Homer C. "Bud" Rutherford, 79, a retired Air Force senior master sergeant who pushed to improve conditions at the Armed Forces Retirement Home in Washington, died of cancer Feb. 14 at the historic home for veterans, where he lived.
In 2005, Mr. Rutherford was spokesman for residents at the home who filed a class-action lawsuit against then-Defense Secretary Donald H. Rumsfeld, contending that the top military official had enforced undue and illegal cutbacks for on-site medical and dental services. The Defense Department manages the retirement home in Northwest Washington, previously called the U.S. Soldiers' and Airmen's Home.
Mr. Rutherford, who served on the Resident Advisory Council, was among several residents who spoke to members of Congress and staff members of the House and Senate armed services committees to try to rectify the problems. The lawsuit became a last resort, Mr. Rutherford said at the time.
"This is why we're following through with this class-action suit," he told the Associated Press in 2005. "We feel we have nowhere else to go, and we feel that it is something that is vitally necessary for the health and welfare of the American veterans who are here at the home."
In their lawsuit, Mr. Rutherford and other residents cited the closing in 2003 of the home's main clinic and a pharmacy, removal of X-ray and electrocardiogram services and decreases in annual physicals and the number of dentists.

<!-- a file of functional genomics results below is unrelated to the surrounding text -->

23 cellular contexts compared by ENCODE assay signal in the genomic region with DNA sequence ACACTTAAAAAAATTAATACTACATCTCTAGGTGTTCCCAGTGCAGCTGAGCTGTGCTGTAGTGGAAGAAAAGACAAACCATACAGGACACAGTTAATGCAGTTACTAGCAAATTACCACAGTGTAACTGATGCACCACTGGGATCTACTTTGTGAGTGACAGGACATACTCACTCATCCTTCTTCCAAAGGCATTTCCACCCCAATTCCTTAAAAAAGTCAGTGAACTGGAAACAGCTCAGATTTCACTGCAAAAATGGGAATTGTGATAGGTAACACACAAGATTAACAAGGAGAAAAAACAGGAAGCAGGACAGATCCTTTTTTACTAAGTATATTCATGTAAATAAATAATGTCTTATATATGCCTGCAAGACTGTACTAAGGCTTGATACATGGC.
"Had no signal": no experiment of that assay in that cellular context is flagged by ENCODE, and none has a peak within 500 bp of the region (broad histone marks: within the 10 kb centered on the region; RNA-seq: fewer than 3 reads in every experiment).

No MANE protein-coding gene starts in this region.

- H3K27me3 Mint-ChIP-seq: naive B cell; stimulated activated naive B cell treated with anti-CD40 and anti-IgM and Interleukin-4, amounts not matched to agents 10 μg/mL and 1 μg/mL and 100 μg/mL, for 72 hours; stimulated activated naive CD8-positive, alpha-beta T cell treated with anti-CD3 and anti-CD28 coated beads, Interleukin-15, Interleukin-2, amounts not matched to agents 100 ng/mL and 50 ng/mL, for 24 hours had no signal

Also at the retirement home, Mr. Rutherford was a volunteer supervisor at the wood shop and made plaques and desks for children at the Fisher House, at Walter Reed Army Medical Center.
When the home's thrift shop was scheduled to be closed, Mr. Rutherford found volunteers to work there. "He saved the thrift shop," said his son, Kevin Rutherford, adding that the retirement home plans to name the thrift store for his father.
Last year, he received a presidential award for volunteer service.
Mr. Rutherford was born at Fort Bragg, N.C., and enlisted in the Army Air Forces in 1942. He served for more than 23 years before retiring at Pope Air Force Base in Fayetteville, N.C., in 1969. He graduated from what was then Methodist College with a bachelor's degree in history and English in 1972.
After retiring, he taught history, civics and English in junior and senior high schools for nearly 12 years in Fayetteville. In 1984, he and his wife moved to Surfside Beach in South Carolina, where they operated a locksmith business for about 15 years. He retired in 1999 and shortly thereafter moved to Washington.
In addition to his son, of Houston, survivors include his wife, Mary Rutherford of Conway, S.C., whom he married in 1953; a daughter, Becky Jo Skipper of Conway; a sister, Shirley Hoffman of Fayetteville; a brother, William "Billy" Rutherford of Fairfax; and three grandchildren.